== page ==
Immigration Department reminds foreigners not to interfere in politics

Assistant Controller of the Immigration Department Ibrahim Ashraf has reiterated the strict penalties for foreign nationals who engage in political protests whilst in the Maldives.

Police have begun an investigation, in conjunction with the immigration department, into suggestions that foreigners were involved in the protest that accompanied the opening of the Majlis on March 19. Minivan News was unable to contact the police for a comment on this investigation at the time of press.

Ashraf revealed that one of the suspects had already departed the country of his own accord.

Whilst being unaware of any specific instances of foreign involvement in the protests mentioned, MDP spokesman Hamid Abdul Ghafoor reaffirmed his party’s commitment to encompassing what he regards as global discontent into peaceful protests.

“We will be encouraging [foreign] participation. Out protests will go beyond borders. We are part of a global village and we have been violated. We will invite NGOs [to protest] and even tourists,” said Ghafoor.

“We want their voice with our cause. Peaceful protesters need to find a mechanism to lend their voice,” he continued.

Ashraf drew attention to the stipulations clearly detailed on the Immigration Department’s website which mentions the potential for immediate removal if foreigners are, “found participating in any unlawful activity or even the intention to participate or initiate an unlawful activity.” It also mentions penalties for those “suspected of disrupting the religious or political harmony.”

“Any foreigner on any sort of visa is not permitted to engage in political activity,” said Ashraf, “this is common for every country.”

Regarding the “strict” measures referred to in other media reports, the Assistant Controller said that this can involve permanent deportation or simply removal without deportation, depending on the gravity of the offence.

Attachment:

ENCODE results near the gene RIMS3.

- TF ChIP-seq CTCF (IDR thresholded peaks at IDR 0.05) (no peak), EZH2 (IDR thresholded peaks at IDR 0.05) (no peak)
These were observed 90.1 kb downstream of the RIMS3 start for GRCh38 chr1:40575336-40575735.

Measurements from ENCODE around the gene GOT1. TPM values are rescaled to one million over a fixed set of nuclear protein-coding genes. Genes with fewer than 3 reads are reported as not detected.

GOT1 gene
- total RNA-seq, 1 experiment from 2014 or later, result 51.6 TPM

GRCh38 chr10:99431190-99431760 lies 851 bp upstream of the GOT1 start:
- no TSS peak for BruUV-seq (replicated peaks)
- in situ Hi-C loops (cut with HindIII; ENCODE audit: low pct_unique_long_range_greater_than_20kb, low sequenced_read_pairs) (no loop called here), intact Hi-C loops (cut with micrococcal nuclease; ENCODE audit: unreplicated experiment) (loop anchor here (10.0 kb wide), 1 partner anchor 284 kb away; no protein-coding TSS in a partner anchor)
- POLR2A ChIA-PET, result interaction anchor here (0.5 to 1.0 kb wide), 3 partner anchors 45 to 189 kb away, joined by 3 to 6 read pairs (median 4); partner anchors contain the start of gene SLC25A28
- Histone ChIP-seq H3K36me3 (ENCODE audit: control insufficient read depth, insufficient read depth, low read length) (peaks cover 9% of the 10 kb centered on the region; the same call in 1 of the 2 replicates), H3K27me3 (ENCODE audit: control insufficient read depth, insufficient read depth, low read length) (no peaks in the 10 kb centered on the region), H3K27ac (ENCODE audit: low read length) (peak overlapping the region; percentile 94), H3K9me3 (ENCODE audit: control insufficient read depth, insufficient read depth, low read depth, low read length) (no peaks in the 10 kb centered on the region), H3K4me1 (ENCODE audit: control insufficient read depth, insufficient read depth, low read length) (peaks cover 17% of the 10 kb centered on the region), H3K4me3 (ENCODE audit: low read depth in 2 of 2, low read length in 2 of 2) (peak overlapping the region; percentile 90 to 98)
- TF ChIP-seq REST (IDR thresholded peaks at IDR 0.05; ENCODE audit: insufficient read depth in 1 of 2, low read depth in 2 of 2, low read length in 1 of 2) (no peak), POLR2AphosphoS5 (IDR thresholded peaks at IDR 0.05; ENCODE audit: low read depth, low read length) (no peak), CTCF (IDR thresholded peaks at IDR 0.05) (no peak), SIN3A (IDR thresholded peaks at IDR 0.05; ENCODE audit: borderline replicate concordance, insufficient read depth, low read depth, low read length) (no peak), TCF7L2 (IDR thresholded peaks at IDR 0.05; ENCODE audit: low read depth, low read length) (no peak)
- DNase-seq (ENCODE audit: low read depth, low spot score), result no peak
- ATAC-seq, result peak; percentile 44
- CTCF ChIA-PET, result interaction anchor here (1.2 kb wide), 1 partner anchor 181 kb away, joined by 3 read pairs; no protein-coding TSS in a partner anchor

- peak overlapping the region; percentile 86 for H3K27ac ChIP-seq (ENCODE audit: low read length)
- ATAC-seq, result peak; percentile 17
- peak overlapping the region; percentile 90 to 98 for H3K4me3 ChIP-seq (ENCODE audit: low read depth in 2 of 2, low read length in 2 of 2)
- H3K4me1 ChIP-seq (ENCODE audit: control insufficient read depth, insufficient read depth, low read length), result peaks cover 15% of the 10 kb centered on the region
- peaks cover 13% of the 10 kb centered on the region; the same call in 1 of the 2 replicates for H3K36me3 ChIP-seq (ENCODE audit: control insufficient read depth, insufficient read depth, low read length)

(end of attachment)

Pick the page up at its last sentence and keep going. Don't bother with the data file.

When asked to respond to these legal issues regarding the participation of foreigners in politics, Ghafoor responded “we might have to reconsider these restrictive laws.”

German national Patrick Crilly was taken into police custody earlier this month after photographing the police attempting to disperse a protest outside the Bank of Maldives (BML) using high-powered hoses.

He later explained that his detention was supposedly on the grounds of refusing to obey a police order, although he denies being given one. Crilly, a medical intern on a visa run from Sri Lanka, was detained for two and a half hours before being released without charge. The police denied that he had been officially arrested.

In 2006, an individual identifying himself as Michael Lord-Castle and four associates were deported from the Maldives for life after suspected involvement in political activity.

His controversial security-cum-fraud-investigation group, Global Protection Committee (GPC), was spotted on the streets of Male’ during the build up to the Maldivian Democratic Party’s planned assembly for constitutional change.

Lord-Castle originally signed a statement saying he had been invited by the MDP, a fact he later denied.